True Green Cities/Celebrating Nine Years: Making a New Historic District

It’s been nine years since I launched Barbara A. Campagna/Architecture + Planning, PLLC and while many things have changed, my goal to work on “greening what’s already here” continues to be met, often in places I never expected. Given I never expected to be celebrating nine years on lockdown (week 6) due to the novel corona virus global health crisis.  But I still plan to present 5 positive stories from the past year this week to celebrate nine years in business.

Making a New Certified Historic District in Larkinville

The Larkin Historic District is composed of six industrial and commercial buildings located over four blocks between Hamburg and Hydraulic Streets within The Hydraulics/Larkin Neighborhood in Buffalo, NY. It is a local historic district and was documented within a National Register of Historic Places Multiple Property Documentation Form (MPDF) in 2010 which identified two historic contexts – The Hydraulics Neighborhood and The Larkin Company. BAC/A+P prepared a Certified Historic District nomination to the National Park Service to provide the six buildings within the district the opportunity to apply for state and federal historic tax credits.

The Hydraulics neighborhood was a section of Buffalo in the neighborhood of the old Hydraulic Canal, which formerly extended from the eastern end of the Hamburg Canal to the line of the present Hydraulics Street. Today this area is located within the larger East Side section of Buffalo, centered around the intersection of Swan and Seneca Streets. 

The Hydraulics neighborhood is significant as one of Buffalo’s earliest, distinct neighborhoods, and Buffalo’s first manufacturing district. The type of manufacturing and industrial growth which Buffalo is generally associated with originated in the Hydraulics neighborhood.  At the zenith of its success during this age, the Hydraulics neighborhood, which contained one of the nation’s largest and most successful industrial endeavors, the Larkin Company, was a microcosm of the prominence of the City of Buffalo as a whole.  The entire neighborhood is therefore sometimes referred to as the Larkin District due to the neighborhood’s association with its most prominent industrial giant. The four-block Larkin Historic District is embedded within the larger Hydraulics district.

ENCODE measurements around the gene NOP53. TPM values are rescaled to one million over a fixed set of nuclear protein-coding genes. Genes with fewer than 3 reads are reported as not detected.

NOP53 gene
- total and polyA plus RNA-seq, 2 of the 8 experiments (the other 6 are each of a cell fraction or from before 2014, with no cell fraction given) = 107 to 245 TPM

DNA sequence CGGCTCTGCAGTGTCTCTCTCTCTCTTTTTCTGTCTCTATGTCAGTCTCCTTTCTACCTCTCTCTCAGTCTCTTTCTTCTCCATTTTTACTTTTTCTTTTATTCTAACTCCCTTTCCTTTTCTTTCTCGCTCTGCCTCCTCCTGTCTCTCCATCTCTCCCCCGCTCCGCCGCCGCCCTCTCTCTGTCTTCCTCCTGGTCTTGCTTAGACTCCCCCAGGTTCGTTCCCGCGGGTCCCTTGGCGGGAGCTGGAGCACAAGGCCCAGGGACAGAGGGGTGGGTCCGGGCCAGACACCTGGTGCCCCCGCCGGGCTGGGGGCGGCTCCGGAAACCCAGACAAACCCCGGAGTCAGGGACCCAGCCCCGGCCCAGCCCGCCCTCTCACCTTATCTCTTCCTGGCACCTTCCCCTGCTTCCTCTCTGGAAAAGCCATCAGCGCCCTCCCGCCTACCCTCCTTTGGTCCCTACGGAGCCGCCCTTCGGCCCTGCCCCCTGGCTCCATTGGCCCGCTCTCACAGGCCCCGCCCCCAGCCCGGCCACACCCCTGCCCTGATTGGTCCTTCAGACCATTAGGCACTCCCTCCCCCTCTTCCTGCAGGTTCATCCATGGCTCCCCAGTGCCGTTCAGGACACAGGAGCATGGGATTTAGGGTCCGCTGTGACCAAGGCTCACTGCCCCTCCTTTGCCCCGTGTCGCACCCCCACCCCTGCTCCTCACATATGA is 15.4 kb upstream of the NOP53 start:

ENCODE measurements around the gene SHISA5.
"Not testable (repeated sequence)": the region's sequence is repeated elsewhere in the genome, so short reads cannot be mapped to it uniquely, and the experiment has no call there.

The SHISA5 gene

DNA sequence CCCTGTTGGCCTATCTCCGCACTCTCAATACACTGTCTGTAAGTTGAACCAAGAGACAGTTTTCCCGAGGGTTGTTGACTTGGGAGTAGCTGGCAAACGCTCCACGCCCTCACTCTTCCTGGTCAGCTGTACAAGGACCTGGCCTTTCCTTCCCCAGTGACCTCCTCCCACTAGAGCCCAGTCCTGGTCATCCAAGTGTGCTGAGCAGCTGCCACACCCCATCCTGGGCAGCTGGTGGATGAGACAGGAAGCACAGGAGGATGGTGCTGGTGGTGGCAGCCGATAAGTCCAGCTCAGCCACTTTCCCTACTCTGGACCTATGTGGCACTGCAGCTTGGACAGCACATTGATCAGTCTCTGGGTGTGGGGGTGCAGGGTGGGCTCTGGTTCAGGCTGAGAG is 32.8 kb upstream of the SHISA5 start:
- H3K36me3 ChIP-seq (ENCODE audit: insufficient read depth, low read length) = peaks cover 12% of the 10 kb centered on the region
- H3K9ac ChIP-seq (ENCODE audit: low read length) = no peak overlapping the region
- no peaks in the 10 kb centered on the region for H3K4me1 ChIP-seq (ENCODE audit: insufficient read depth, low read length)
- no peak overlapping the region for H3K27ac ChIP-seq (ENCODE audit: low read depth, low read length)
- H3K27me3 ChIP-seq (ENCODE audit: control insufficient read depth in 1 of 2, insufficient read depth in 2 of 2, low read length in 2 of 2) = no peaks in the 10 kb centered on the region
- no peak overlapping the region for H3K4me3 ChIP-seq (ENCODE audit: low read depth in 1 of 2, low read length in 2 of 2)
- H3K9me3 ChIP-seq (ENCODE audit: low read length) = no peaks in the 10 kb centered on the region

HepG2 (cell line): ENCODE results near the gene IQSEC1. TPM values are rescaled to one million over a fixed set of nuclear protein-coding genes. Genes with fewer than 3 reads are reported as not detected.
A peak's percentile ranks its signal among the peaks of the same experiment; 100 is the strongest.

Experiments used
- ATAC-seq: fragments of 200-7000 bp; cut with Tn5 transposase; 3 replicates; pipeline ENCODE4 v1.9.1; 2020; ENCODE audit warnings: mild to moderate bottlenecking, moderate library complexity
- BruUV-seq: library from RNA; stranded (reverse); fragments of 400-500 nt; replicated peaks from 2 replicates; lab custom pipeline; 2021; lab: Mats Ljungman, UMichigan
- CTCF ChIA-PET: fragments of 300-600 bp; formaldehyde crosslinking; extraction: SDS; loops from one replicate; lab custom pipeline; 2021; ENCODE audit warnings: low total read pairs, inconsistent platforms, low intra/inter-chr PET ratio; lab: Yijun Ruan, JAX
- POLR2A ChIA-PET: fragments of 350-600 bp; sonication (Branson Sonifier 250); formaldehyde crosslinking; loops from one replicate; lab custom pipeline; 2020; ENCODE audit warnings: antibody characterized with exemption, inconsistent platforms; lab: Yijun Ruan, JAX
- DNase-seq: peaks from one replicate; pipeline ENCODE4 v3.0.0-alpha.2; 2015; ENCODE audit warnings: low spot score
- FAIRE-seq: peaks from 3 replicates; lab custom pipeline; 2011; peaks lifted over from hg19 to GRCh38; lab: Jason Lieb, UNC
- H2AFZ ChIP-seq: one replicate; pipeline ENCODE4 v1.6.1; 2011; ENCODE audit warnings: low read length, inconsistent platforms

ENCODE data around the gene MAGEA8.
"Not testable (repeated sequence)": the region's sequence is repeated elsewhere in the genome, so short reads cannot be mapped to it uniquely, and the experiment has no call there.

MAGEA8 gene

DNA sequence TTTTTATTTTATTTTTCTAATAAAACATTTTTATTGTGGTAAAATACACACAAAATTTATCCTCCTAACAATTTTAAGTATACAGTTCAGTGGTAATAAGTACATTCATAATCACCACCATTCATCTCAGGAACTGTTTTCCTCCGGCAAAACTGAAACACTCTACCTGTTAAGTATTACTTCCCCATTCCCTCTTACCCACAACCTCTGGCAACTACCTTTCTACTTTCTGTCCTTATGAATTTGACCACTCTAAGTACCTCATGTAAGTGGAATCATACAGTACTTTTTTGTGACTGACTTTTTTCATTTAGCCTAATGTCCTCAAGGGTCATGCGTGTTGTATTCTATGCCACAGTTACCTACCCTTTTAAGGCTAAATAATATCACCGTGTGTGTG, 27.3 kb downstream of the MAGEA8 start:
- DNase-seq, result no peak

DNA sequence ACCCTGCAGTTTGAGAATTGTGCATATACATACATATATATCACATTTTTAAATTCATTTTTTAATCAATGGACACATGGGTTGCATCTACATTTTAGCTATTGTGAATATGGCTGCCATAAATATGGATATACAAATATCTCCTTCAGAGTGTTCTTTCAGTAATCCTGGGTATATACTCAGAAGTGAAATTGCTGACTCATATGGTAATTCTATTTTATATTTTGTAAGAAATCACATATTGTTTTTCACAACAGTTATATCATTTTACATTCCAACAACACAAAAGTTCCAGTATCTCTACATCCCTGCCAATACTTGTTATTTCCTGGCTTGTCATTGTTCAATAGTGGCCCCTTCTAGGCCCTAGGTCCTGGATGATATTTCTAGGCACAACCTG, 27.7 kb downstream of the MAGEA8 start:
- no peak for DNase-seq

The Larkin complex is a good example of an early twentieth-century factory, which used a utilitarian industrial design as the architectural aesthetic to define the buildings’ functions and encapsulated the three major technical features that revolutionized manufacturing and industrial design for the twentieth century – electricity, the powered crane and the steel frame. The interrelationship between the factory and the powering of its machinery led to a streamlined functional or utilitarian design. 

The district is significant for its contributions to the evolution of the American mail order retail business.  The Larkin Company was one of the great industrial concerns of the United States. At the company’s peak around 1919, its factory complex occupied 65 acres of floor area and employed about 2,000 people in the manufacture of hundreds of household products, sold by mail order to customers across North America.  The complex embodies distinguishing characteristics of state-of-the-art industrial buildings at the time of their construction ranging from brick-pier to post and beam and reinforced concrete construction in industrial applications. The buildings also contain large amounts of locally quarried stone and elements produced in the Buffalo area.  The buildings and sites are identified with national and local figures such as Larkin Company executives John Larkin, Elbert Hubbard, and Darwin Martin and structural engineer Robert J. Reidpath.  The L&M Building, the Power House, and 701 Seneca Street constitute the largest collection of work by master engineer Robert J. Reidpath.   

Many people are finding new ways to integrate historic preservation and green building practices, which makes my nine-year old venture a delightful and intellectually inspiring one. One of the buildings in this new Certified Historic District is the former Larkin Men’s Club which will be adapted for housing and commercial uses.  We look forward to working on the rehabilitation once the pandemic settles us into a new normal. 

(I apologize for the wonky formatting; the website is under renovation and its updates are on hold during this global health crisis.)

© Copyright Barbara Campagna – True Green Cities - 2011-2013